The remaining 30 per cent of the feedstock is either metals (five per cent) that are sent for recycling, water (15 per cent), or inorganic material like glass (10 per cent) that is returned to the landfill.
“It’s not complete diversion of waste. We are not eliminating landfills. We are diverting 90 per cent of the waste that is not already diverted. That is going to change the game for municipalities,” Gray says.
The two high-value products from Sustane’s process are what make the business model work.
“We are not subsidized, but we get paid a tipping fee to take the waste. We’re being paid to take a raw material and make other raw materials out of it,” Gray explains. The result is competitively-priced products for the end users.
The bulk of the biomass pellets’ feedstock is previously processed organic material from the pulp and paper industry, such as cardboard packaging. Once separated, the fine, cellulosic material is easily dried and pelletized, leaving about a 15 per cent moisture content in the end product. The high-quality pellets will be sold bulk to an undisclosed buyer in the Nova Scotia market for co-generation.
The synthetic diesel is made mostly of film plastics from packaging waste. In a given year, with plastic around 20 per cent of feedstock, Sustane expects to produce 3.5 million litres of fuel.
“It’s an environmentally positive fuel,” Gray says. “We’re able to create it from something that was going to be buried in the ground or pollute the oceans. We’re able to make sure that doesn’t end up in the landfill by pulling the plastic out and turning it into a fuel.”
Sustane’s cleantech solution would not have come to fruition had it not been for the forward-thinking community of Chester. The municipality was looking for a solution to reduce the volume of waste landfilled each year, but they wanted to do it in an environmentally friendly way, Gray says.
“For us, it was a good test of our social license,” he says. “They gave us a long-term contract and we targeted it at a level of cost that they could afford to do. That’s going to insulate them from cost escalation in the future, and eventually eliminate huge capital spends each year building new landfill cells and putting up bonding for the leachate. Now they promote us every year and they’re proud of what we are doing.”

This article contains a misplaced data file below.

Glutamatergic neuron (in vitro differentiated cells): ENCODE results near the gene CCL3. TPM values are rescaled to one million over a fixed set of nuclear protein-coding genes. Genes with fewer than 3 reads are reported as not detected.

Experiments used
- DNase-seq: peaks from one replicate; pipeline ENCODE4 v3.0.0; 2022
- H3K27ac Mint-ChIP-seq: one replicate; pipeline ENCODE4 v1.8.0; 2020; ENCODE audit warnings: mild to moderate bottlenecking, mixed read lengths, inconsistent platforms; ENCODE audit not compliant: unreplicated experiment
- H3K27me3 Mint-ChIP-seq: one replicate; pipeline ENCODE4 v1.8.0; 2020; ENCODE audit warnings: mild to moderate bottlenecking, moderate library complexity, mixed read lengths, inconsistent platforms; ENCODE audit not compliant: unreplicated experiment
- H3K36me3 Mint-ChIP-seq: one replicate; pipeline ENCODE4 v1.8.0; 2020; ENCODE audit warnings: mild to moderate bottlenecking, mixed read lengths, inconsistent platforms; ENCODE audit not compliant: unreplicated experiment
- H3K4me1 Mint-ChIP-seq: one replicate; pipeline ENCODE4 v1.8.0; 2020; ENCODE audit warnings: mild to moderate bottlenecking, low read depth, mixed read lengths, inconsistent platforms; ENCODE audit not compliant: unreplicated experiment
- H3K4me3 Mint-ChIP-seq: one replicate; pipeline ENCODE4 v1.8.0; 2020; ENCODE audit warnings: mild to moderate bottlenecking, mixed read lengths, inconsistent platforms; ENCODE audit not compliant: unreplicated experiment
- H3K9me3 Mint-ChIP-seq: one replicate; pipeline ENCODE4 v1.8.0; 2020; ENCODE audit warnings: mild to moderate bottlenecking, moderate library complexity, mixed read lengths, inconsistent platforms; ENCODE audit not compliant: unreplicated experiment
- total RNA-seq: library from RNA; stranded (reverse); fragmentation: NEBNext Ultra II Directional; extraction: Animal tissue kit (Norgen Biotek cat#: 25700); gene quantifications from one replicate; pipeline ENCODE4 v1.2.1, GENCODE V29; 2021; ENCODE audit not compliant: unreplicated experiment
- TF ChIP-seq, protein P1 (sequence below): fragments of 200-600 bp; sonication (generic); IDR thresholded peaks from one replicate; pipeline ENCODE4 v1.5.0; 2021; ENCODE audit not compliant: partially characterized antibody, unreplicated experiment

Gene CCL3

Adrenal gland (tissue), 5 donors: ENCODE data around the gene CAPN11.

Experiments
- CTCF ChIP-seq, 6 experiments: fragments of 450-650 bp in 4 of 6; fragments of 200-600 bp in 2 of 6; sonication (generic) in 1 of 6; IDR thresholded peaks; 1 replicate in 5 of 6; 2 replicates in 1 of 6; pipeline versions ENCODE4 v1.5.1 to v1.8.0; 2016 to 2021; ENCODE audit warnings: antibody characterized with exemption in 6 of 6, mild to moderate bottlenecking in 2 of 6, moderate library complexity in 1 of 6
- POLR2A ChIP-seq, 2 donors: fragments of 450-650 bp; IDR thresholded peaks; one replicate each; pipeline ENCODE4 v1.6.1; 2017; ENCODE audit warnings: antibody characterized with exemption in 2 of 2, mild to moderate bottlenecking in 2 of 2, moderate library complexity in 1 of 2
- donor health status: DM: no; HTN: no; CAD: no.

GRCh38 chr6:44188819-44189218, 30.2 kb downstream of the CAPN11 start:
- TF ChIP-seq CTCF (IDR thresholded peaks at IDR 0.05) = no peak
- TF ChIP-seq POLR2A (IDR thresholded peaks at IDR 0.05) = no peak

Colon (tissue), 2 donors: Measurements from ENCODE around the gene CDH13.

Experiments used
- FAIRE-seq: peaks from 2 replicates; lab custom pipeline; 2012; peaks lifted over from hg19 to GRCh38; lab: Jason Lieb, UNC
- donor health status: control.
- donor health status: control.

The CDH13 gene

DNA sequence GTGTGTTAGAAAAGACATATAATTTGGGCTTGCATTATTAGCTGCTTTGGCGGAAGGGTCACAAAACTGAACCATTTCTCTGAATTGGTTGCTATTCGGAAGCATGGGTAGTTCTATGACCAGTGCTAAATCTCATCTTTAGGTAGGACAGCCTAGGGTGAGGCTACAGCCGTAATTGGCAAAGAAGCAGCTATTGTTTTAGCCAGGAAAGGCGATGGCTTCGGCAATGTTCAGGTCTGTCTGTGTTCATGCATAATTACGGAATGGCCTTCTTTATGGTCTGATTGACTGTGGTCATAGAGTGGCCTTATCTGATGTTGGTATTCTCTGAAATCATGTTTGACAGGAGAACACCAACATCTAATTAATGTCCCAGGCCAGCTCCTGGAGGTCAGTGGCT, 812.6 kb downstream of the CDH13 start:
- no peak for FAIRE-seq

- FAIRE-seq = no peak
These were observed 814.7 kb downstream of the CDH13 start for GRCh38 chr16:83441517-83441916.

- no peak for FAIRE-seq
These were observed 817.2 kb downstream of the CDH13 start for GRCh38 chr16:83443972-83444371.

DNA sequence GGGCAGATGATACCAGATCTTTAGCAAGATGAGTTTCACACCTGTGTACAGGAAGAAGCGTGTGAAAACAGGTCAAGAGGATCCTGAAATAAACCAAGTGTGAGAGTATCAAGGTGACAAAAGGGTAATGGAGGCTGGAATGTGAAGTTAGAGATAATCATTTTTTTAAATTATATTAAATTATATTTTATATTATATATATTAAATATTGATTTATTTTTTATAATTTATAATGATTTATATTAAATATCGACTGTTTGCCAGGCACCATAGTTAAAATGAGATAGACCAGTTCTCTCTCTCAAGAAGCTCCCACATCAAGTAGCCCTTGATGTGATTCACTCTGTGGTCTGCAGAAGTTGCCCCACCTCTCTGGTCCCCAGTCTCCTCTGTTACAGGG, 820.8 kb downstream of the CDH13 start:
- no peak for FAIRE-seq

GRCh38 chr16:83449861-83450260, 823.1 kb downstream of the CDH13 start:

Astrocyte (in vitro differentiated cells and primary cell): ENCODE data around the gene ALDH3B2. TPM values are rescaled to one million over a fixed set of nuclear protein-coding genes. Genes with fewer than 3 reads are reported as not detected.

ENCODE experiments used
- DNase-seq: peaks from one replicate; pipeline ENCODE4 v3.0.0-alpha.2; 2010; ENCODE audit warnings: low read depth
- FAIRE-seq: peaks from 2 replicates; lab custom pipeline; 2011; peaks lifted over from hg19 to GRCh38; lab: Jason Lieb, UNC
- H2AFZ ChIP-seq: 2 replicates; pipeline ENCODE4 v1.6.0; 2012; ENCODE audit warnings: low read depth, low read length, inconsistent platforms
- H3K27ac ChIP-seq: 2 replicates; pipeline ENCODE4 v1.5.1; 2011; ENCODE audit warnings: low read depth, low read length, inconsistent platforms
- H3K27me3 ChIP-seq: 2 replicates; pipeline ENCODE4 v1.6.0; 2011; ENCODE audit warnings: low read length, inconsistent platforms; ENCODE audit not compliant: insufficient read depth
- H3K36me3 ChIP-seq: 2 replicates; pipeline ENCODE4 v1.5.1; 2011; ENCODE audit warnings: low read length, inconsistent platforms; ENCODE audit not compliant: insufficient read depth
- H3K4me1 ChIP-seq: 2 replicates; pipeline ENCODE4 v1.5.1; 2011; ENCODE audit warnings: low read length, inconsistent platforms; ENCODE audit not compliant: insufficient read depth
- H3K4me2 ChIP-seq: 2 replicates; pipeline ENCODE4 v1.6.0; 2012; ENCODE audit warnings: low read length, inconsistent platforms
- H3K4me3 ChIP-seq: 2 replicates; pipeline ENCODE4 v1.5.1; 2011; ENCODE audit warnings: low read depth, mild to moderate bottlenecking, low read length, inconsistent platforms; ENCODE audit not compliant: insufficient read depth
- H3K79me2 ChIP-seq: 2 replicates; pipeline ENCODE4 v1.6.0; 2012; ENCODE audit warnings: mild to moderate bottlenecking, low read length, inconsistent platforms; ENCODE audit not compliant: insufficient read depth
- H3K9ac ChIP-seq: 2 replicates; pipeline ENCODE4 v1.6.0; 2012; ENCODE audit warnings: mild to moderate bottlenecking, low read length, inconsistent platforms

When the project was originally announced, there was some concern from environmental groups who interpreted the technology as a justification to create more waste and continue to burn petroleum fuels. Their concerns encouraged Sustane to consider and define their role in the circular economy, Gray says.
“We want people to use less plastic, but for people to stop making and using them entirely is idealistic and impractical. We have to start dealing with the big issue now. We’re introducing a step that prevents plastics from going to the landfill or the ocean. It becomes a fuel, but it is net better for sure than making a virgin fossil fuel,” he says.
For some municipalities in Canada that do not have landfills, where they pay a premium to transport garbage to the nearest available site, Sustane’s facility would amount to a huge cost savings. As well, the fuel products could be used for heating and power needs.
Gray expects the company will be announcing new municipal partnerships in the coming year. The company has been in discussions with municipalities across Canada including particular interest in Alberta, B.C., Ontario, New Brunswick and others in Nova Scotia. There is also interest from overseas.
“We’re getting a lot of calls. But we’re now building our capacity to build more plants,” he says.
The ideal scale-up vision for the company is to build another 15 plants within three years and 45 plants in five years. It’s an aggressive vision, but Gray says the idea of these plants operating in many municipal landfills around the world is not unrealistic.
“If you do the math on how much waste there is in municipalities, and you do the environmental lifecycle assessment and compare it to all pollution and emissions, you could have an impact of 10 per cent on the total emissions in any given area. That’s a big deal,” Gray says. “It has a potentially massive environmental impact without a whole lot of heavy lifting.”
How will they make that happen?
“How does any company succeed: leadership, talent,” Gray says. “We’re putting a premium on getting good people and partners who have experience and an overabundance of talent and qualifications. That’s the difference in the long term.”